Image Credits : A design for the Cape Hardy desalination plant on South Australia's Eyre Peninsula.(Supplied: South Australian government)| Visual for illustration purpose
3 minutes read

SA government to spend $100m on ‘pre-feasibility study’ for Northern Water desalination plant and pipeline network

The South Australian government will spend $100 million on a feasibility study to help it decide whether to build a desalination plant on Eyre Peninsula. 

Mining giant BHP will also contribute $77 million to the study.

It is estimated the proposed Northern Water desalination plant and pipeline would cost taxpayers more than $5 billion and support 4,200 jobs.

Premier Peter Malinauskas said the project would be the biggest infrastructure investment in the state’s history.

“We have spent a lot of money on hospitals, we have spent a lot of money on roads, but never before have we contemplated a piece of infrastructure that is exclusively for the economic benefit of our state,” he said.

If approved, the 260 megalitre desalination plant at Cape Hardy, and 600 kilometres of pipeline, would provide a sustainable water supply for the mining and agricultural industries in the state’s north.

The project would increase the ability of BHP and other mining companies to produce copper.

BHP’s asset president for copper in South Australia Anna Wiley said the project would support its “growth ambitions”.

“Global demand for copper is growing fast, and the opportunity for South Australia is significant,” Ms Wiley said.

It could also be a boost for the state’s planned hydrogen industry near Whyalla.

The business case for the project estimates it would generate $5.2 billion in economic activity annually and increase royalties for the state by $9 billion by 2050.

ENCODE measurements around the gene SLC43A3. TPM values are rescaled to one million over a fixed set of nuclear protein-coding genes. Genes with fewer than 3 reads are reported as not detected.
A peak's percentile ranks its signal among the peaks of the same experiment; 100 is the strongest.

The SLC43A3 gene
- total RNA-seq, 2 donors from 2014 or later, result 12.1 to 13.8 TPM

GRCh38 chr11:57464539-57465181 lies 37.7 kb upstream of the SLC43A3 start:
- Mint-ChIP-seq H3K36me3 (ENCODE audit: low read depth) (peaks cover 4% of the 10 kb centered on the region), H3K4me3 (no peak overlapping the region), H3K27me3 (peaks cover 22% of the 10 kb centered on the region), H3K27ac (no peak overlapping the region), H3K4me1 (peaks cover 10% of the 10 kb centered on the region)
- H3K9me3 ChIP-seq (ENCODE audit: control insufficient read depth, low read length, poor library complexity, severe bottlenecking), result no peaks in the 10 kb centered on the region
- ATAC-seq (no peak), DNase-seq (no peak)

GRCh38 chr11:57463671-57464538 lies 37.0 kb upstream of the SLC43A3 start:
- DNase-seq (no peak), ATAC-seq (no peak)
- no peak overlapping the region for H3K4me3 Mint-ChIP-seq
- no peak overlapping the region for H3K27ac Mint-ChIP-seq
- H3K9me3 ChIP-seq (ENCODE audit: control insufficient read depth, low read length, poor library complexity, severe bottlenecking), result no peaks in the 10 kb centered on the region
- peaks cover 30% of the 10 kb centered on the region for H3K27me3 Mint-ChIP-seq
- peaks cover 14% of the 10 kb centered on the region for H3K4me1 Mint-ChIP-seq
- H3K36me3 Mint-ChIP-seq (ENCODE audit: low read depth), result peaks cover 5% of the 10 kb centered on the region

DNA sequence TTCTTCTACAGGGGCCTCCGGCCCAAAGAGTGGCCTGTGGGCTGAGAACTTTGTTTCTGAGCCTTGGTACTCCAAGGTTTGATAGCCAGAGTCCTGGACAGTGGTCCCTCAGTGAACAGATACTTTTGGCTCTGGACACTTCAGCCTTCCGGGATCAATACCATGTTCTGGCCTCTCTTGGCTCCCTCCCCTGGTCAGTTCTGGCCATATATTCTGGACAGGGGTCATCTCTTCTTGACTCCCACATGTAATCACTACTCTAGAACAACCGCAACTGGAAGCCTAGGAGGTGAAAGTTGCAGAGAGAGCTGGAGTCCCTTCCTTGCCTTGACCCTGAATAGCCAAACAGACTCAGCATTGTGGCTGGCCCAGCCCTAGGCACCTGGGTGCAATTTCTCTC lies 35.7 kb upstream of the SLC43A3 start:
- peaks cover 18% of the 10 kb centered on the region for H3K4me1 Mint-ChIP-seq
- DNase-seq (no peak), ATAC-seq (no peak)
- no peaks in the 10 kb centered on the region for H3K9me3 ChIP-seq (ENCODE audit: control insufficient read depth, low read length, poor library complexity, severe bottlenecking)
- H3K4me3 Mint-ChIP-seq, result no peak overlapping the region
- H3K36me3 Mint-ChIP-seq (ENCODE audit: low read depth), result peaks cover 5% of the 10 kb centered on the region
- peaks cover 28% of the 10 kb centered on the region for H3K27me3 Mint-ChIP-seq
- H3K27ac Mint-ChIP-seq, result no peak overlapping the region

‘We need water’

Mr Malinauskas said it would also help position South Australia to capitalise on the green transition.

“In South Australia we’ve got what the rest of the world wants and needs [to decarbonise],” he said.

“We’ve got the copper that’s critical to magnification, we’ve got the magnetite that’s required for green iron production, we have the renewable energy that the rest of the world longs for that we could potentially supply them in the form of hydrogen.

“In order to be able to unlock those opportunities we need water, and we need water in a dry part of our state.”

BHP says the project would support its “growth ambitions”.(ABC News: Eugene Boisvert)

The premier said if BHP walked away from the proposal, taxpayer money could be recouped.

“In the event that the pre-feasibility study establishes that the Northern Water Project is economic and that it is in the state’s interest to pursue, and then BHP, in turn, decides to walk away from that opportunity … then that $100 million contribution the state government has made is at risk to BHP,” he said.

South Australia has a desalination plant at Lonsdale that is owned and operated by SA Water, and part of its costs are passed on to customers.

The premier said that if the government moved ahead with a plant on the Eyre Peninsula, it would not result in higher water bills.

“It isn’t going to be built, owned and operated by SA Water, which means it won’t have any impact on peoples’ SA Water bills,” Mr Malinauskas said.

“Instead, it would be a state government piece of infrastructure underwritten by the commercial offtake agreements we would enter into with potential users such as BHP.”

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